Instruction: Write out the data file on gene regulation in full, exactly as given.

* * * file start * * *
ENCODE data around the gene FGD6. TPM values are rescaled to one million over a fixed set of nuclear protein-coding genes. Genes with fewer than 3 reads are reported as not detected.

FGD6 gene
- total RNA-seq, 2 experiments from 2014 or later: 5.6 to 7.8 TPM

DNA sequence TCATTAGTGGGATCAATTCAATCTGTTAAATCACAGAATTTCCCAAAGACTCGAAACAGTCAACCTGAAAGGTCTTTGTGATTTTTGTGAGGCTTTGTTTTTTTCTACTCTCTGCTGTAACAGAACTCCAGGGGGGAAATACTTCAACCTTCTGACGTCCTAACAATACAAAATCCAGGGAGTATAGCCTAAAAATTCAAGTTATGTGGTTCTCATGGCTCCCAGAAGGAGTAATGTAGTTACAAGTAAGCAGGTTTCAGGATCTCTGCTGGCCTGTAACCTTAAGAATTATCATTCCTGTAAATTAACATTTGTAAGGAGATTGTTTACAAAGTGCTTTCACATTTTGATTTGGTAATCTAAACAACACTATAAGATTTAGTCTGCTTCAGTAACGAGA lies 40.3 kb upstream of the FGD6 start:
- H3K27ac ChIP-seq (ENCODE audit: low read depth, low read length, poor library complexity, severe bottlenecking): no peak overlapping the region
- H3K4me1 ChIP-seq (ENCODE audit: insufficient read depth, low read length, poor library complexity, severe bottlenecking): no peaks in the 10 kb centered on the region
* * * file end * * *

ENCODE data around the gene FGD6. TPM values are rescaled to one million over a fixed set of nuclear protein-coding genes. Genes with fewer than 3 reads are reported as not detected.

FGD6 gene
- total RNA-seq, 2 experiments from 2014 or later: 5.6 to 7.8 TPM

DNA sequence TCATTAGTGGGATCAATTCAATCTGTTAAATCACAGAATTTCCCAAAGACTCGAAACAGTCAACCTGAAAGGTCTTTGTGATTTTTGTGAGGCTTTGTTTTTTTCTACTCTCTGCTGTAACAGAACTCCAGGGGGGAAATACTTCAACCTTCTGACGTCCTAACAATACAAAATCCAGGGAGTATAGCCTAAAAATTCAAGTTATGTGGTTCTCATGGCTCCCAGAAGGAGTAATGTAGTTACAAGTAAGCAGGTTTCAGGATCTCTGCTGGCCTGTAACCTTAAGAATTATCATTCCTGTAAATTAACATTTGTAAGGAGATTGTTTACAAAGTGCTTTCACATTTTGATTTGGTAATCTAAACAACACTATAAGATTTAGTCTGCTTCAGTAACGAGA lies 40.3 kb upstream of the FGD6 start:
- H3K27ac ChIP-seq (ENCODE audit: low read depth, low read length, poor library complexity, severe bottlenecking): no peak overlapping the region
- H3K4me1 ChIP-seq (ENCODE audit: insufficient read depth, low read length, poor library complexity, severe bottlenecking): no peaks in the 10 kb centered on the region